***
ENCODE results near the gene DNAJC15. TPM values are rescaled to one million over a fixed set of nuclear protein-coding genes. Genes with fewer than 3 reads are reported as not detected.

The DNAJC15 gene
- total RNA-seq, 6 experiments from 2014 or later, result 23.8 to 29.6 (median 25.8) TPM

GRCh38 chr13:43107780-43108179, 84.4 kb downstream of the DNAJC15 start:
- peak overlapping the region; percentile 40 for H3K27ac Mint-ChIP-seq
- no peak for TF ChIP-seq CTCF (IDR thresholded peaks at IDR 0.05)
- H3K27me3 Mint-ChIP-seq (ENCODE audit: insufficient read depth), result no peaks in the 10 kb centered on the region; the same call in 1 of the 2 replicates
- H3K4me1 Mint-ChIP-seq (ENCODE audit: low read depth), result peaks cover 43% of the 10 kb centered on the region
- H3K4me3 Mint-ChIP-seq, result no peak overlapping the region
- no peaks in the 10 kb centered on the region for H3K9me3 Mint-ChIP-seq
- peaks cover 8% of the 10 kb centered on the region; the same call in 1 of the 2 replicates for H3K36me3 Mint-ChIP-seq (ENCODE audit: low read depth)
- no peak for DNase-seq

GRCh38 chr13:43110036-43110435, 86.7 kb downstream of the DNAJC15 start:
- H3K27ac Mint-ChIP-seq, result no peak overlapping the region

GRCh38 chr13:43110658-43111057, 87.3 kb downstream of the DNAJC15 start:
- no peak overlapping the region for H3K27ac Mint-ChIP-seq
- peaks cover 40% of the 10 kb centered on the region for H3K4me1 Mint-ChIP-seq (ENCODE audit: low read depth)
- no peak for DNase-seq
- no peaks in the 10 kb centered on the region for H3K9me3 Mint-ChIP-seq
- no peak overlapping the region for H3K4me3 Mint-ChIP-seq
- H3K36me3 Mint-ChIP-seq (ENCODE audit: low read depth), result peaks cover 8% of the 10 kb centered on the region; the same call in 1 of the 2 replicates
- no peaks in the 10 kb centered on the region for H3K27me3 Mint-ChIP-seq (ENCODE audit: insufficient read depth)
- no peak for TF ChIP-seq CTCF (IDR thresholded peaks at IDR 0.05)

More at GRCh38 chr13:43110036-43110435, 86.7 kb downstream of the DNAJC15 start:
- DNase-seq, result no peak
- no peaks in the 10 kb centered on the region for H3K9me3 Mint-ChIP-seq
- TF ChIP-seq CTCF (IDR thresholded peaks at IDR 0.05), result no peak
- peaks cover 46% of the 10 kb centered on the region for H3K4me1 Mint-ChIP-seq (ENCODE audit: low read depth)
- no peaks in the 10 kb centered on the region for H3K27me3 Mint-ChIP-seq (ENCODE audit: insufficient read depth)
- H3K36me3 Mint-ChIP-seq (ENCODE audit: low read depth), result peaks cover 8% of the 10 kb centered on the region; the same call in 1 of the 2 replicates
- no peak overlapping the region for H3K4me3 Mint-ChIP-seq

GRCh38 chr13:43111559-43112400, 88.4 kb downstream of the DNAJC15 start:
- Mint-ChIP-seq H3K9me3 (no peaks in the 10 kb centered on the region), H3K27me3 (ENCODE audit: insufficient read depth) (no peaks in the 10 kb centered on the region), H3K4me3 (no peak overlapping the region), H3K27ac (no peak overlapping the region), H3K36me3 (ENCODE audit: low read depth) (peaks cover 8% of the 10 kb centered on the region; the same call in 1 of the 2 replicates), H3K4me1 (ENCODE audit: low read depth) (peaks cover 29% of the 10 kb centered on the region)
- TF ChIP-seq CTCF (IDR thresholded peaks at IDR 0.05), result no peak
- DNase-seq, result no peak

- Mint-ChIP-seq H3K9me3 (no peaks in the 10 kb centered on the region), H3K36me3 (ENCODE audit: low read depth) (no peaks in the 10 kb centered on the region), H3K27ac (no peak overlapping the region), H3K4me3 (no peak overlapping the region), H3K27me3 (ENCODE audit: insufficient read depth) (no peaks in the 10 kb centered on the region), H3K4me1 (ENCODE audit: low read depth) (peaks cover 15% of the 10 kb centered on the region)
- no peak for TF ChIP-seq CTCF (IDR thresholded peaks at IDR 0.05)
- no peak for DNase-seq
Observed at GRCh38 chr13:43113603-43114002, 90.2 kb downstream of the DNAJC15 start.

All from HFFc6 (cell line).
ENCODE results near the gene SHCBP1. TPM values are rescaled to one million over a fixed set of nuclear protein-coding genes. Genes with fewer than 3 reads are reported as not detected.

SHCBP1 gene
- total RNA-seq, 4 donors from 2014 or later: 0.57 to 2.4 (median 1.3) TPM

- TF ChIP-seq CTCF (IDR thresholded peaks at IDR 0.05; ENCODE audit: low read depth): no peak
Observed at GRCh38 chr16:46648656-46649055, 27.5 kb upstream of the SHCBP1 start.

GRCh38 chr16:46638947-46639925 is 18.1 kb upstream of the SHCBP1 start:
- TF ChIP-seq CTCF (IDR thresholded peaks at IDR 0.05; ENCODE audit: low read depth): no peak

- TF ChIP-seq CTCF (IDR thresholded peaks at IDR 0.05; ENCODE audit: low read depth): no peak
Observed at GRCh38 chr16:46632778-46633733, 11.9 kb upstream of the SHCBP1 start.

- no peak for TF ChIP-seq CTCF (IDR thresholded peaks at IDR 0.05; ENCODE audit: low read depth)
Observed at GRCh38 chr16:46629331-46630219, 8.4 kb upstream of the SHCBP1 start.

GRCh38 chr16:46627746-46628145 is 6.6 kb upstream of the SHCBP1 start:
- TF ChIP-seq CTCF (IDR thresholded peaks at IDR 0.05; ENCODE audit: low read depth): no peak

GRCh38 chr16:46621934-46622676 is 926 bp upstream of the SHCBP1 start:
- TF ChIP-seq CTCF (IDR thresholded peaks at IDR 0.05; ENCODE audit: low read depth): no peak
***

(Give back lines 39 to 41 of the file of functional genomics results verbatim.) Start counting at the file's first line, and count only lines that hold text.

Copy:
Observed at GRCh38 chr13:43113603-43114002, 90.2 kb downstream of the DNAJC15 start.

All from HFFc6 (cell line).
ENCODE results near the gene SHCBP1. TPM values are rescaled to one million over a fixed set of nuclear protein-coding genes. Genes with fewer than 3 reads are reported as not detected.